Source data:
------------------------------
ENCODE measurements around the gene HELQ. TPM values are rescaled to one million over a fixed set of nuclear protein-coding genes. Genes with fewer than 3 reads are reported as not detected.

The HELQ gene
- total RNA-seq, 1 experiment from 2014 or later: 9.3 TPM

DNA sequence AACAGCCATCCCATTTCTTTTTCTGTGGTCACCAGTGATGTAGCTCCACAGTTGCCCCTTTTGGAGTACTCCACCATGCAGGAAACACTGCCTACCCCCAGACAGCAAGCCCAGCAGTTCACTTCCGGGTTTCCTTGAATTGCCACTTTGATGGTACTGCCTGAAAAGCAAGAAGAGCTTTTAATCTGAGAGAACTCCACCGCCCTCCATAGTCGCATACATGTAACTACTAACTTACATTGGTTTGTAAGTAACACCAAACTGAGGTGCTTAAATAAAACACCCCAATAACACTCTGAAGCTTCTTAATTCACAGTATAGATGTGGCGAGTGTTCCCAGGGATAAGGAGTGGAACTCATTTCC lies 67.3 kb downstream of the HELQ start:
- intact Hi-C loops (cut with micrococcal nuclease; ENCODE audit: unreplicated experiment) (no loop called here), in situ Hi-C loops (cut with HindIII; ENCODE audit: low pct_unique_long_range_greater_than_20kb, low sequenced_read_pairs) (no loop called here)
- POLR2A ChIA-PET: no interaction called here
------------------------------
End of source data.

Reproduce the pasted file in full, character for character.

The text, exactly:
ENCODE measurements around the gene HELQ. TPM values are rescaled to one million over a fixed set of nuclear protein-coding genes. Genes with fewer than 3 reads are reported as not detected.

The HELQ gene
- total RNA-seq, 1 experiment from 2014 or later: 9.3 TPM

DNA sequence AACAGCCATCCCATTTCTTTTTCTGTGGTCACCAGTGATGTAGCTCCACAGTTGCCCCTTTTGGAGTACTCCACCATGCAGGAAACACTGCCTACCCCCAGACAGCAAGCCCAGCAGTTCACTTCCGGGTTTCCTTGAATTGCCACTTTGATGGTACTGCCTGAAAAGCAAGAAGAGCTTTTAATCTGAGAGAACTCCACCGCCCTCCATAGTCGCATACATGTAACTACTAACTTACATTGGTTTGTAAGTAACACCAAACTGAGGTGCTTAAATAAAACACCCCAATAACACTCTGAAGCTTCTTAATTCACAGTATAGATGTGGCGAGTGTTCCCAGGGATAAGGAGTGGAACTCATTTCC lies 67.3 kb downstream of the HELQ start:
- intact Hi-C loops (cut with micrococcal nuclease; ENCODE audit: unreplicated experiment) (no loop called here), in situ Hi-C loops (cut with HindIII; ENCODE audit: low pct_unique_long_range_greater_than_20kb, low sequenced_read_pairs) (no loop called here)
- POLR2A ChIA-PET: no interaction called here